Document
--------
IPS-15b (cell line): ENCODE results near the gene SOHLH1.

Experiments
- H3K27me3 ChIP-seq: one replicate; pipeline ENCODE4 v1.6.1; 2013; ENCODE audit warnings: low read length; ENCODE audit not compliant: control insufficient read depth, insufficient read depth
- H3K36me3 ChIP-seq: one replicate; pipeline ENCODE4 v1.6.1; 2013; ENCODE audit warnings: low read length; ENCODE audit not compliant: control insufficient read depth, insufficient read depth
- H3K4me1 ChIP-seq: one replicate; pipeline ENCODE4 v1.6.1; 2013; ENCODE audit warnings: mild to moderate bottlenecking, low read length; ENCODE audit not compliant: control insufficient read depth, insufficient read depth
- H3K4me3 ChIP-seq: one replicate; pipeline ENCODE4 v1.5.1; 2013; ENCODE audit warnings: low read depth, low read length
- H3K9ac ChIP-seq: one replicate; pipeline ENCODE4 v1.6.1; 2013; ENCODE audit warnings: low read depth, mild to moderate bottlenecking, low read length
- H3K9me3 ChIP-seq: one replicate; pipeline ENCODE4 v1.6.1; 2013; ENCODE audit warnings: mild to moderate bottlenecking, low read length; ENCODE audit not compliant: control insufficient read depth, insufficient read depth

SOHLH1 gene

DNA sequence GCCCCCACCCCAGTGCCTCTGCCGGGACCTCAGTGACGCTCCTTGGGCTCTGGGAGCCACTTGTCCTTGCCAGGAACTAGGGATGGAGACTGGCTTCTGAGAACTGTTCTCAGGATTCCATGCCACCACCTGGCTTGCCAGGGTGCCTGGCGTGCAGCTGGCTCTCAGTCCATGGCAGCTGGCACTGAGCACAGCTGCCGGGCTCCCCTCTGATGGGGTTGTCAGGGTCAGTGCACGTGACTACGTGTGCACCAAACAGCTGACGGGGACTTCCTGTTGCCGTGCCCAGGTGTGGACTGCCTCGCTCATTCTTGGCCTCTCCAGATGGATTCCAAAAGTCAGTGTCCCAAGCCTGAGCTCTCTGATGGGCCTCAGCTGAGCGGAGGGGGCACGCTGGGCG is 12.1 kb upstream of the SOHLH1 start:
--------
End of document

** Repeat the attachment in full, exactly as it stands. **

IPS-15b (cell line): ENCODE results near the gene SOHLH1.

Experiments
- H3K27me3 ChIP-seq: one replicate; pipeline ENCODE4 v1.6.1; 2013; ENCODE audit warnings: low read length; ENCODE audit not compliant: control insufficient read depth, insufficient read depth
- H3K36me3 ChIP-seq: one replicate; pipeline ENCODE4 v1.6.1; 2013; ENCODE audit warnings: low read length; ENCODE audit not compliant: control insufficient read depth, insufficient read depth
- H3K4me1 ChIP-seq: one replicate; pipeline ENCODE4 v1.6.1; 2013; ENCODE audit warnings: mild to moderate bottlenecking, low read length; ENCODE audit not compliant: control insufficient read depth, insufficient read depth
- H3K4me3 ChIP-seq: one replicate; pipeline ENCODE4 v1.5.1; 2013; ENCODE audit warnings: low read depth, low read length
- H3K9ac ChIP-seq: one replicate; pipeline ENCODE4 v1.6.1; 2013; ENCODE audit warnings: low read depth, mild to moderate bottlenecking, low read length
- H3K9me3 ChIP-seq: one replicate; pipeline ENCODE4 v1.6.1; 2013; ENCODE audit warnings: mild to moderate bottlenecking, low read length; ENCODE audit not compliant: control insufficient read depth, insufficient read depth

SOHLH1 gene

DNA sequence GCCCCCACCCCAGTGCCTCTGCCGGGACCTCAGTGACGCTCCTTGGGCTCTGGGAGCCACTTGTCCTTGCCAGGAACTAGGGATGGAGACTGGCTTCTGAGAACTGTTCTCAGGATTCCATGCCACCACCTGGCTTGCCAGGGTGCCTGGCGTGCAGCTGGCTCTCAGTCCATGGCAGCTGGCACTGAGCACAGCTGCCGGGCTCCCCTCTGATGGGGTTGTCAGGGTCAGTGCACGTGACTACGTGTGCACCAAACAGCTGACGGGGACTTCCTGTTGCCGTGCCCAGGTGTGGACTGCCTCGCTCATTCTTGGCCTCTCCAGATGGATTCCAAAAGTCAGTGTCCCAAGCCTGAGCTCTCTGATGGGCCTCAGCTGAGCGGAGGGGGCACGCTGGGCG is 12.1 kb upstream of the SOHLH1 start: